As a family business with a 90-year history Acquavella incorporates an unrivalled experience and expertise in the fields of Impressionist and Twentieth Century art and sources great works of art from long-time private clients in the U.S. and Europe. Moving forward with the third generation into contemporary art, we can offer our international clients top quality works by Monet and Degas, Picasso and Matisse, Warhol, Lichtenstein and Freud, as well as the living artists we represent. Another strength has to be our team: in addition to the four members of the Acquavella family; there are four directors — two European-born, one Japanese and one Chinese —, so our backgrounds are very diverse.
Acquavella Galleries began specialising in Renaissance painting – how has its taste developed since then?
Shortly after William Acquavella started working with his father Nicholas, the founder, in the early 1960s, the focus shifted from Old Masters works to Impressionist, post-Impressionist and Modern. Over thirty years ago the gallery was devoting exhibitions to artists such as Anthony Caro and Robert Rauschenberg, while more recently we have invited guest curators like Dieter Buchhart, Judith Goldman and Vito Schnabel to work with us on high-profile exhibitions — designed just as much for the general public as for our collecting clients.
In your career, you’ve worked predominantly with more traditional media — painting and sculpture. How do you feel about performance art and other experimental practices?
Personally I do not believe that what is traditionally conceived as “fine art” should simply mean painting, drawing and sculpture. Since the 1960s I have attended and sometimes participated in many performance events by pioneers of the unconventional, like Ray Johnson. In my book, The Value of Art, I describe a fire event by John Van Saun that I “produced” in SoHo in 1969.
Acquavella host four to five exhibitions per year: what are your criteria?
Other than shows by the artists we represent, we seek to innovate either by showing the work of artists we think deserve attention (Manolo Millares, Zeng Fanzhi, Miguel Barceló, Fausto Melotti) or by way of exhibitions that illuminate and educate by examining groups of works that have significant affinities, such as “Robert and Ethel Scull: Portrait of a Collection” and “The Pop Object—The Still life Tradition in Pop Art”. Some of these exhibitions are loans from museums and private collections, and many works may not be for sale.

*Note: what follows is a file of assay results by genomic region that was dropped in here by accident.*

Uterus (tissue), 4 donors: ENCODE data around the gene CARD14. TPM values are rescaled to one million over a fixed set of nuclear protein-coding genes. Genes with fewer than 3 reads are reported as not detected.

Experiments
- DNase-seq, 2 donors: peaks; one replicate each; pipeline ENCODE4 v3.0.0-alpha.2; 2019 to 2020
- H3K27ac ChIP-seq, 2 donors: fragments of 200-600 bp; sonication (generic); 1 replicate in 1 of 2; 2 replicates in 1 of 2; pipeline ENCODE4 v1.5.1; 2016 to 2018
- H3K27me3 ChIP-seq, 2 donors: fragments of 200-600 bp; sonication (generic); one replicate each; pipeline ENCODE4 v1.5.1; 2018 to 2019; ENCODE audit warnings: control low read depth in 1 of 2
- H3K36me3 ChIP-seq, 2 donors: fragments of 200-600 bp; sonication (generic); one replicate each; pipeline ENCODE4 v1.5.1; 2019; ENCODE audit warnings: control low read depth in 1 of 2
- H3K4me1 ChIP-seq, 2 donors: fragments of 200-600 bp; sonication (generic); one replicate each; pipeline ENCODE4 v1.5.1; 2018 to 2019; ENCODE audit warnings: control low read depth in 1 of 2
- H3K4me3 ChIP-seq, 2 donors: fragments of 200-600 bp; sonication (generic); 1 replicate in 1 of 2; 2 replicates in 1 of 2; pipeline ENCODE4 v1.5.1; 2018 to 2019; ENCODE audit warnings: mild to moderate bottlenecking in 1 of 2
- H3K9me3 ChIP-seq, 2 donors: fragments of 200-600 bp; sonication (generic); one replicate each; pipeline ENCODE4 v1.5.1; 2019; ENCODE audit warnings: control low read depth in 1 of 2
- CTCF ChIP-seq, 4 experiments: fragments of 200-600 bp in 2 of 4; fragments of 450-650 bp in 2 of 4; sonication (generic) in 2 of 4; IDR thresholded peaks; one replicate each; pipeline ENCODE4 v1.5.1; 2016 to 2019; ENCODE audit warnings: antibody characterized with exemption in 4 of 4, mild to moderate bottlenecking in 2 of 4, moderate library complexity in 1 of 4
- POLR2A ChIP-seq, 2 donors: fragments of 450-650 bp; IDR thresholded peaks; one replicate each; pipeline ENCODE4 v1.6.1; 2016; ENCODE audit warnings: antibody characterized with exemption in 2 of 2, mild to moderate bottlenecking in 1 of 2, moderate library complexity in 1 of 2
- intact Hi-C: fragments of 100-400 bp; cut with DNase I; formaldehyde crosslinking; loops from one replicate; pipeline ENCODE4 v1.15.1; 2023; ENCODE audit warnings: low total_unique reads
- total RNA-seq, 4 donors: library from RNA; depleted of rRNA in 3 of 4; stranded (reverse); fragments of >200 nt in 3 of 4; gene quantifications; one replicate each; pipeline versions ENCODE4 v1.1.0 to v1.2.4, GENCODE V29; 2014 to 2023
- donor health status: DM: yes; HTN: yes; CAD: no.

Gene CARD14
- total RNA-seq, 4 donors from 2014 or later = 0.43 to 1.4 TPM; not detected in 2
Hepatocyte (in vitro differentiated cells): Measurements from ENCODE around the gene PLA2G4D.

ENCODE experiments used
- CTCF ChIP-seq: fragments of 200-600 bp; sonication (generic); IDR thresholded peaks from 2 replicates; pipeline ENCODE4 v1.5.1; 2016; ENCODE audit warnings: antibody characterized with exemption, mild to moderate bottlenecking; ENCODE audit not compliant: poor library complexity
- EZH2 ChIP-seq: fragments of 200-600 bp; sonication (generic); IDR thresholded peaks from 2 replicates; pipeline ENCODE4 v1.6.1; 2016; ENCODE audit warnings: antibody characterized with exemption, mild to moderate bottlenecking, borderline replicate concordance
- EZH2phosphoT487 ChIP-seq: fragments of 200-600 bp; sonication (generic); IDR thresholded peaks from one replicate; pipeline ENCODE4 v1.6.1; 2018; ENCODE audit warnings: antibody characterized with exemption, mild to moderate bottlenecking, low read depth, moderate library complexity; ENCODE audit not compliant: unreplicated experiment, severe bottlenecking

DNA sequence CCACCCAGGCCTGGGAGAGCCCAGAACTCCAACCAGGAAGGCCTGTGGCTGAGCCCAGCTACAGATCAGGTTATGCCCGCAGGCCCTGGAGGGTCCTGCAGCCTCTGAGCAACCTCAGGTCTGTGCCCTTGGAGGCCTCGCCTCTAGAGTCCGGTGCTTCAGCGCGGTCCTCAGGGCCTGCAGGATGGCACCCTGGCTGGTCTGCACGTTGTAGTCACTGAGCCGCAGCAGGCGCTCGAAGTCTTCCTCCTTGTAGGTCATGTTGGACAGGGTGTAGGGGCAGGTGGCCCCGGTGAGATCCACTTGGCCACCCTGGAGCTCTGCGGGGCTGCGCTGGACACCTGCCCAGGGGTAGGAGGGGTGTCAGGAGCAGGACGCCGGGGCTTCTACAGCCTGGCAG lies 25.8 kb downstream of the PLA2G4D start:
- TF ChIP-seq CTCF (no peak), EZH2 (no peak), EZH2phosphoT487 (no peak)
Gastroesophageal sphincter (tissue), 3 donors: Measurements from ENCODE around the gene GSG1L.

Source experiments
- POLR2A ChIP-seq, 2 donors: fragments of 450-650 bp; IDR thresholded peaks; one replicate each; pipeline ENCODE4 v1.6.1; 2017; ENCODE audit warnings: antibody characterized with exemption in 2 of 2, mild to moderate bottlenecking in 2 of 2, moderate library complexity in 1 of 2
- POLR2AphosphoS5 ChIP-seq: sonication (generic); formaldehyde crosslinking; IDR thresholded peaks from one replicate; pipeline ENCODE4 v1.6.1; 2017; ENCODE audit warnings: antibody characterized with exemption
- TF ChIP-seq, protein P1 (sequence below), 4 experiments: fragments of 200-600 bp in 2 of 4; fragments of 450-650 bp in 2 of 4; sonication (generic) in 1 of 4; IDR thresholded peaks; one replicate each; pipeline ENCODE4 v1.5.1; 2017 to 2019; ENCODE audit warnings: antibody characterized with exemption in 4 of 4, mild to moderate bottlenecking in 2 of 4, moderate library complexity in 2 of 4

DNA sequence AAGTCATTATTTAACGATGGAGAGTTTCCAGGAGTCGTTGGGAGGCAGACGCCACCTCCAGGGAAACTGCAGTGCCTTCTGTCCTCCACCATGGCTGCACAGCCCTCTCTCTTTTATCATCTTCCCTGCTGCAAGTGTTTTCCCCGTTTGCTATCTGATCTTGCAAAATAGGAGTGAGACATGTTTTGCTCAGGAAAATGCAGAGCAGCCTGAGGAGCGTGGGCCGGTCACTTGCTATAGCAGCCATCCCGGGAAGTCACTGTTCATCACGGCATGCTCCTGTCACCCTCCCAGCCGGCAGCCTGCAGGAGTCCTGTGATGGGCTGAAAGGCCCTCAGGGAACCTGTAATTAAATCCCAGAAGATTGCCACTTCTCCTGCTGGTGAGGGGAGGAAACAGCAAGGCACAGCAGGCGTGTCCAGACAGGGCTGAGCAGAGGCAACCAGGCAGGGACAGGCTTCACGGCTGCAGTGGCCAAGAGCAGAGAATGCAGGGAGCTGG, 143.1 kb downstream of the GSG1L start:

With the current trend for relocation and expansion among galleries and museums, do you see Acquavella staying in the same place?
I know of just a handful of galleries today following what one might call the Marlborough Gallery model of satellites, but this seems to be very much the exception, rather than the rule. For almost 50 years we have had generous space in a high-traffic area, close to major museums and this continues to serve us well. Obviously, I can’t rule out any kind of future expansion but where we are and how we are seems to be working, for us.
What are Acquavella’s plans going forward?
Helping serious collectors build great private collections takes time and patience. This is our core business and although our clients’ tastes may develop and change, we will continue to work hard to find top quality works for them, whether they are putting together Impressionist or Minimalist collections. We also get new clients through our reputation and friendships with existing clients, as well as the art fairs that we participate in — Frieze Masters, ArtBasel, ArtBasel Miami, ArtBasel Hong Kong and our domestic Art Dealer’s of America art fair in New York City.
We want to continue to offer exciting and unusual exhibitions to the public such as our most recent, “Jean-Michel Basquiat Drawing – From the Schorr Family Collection” — which was a loan exhibition of extremely high quality works still owned by the artist’s first private patrons.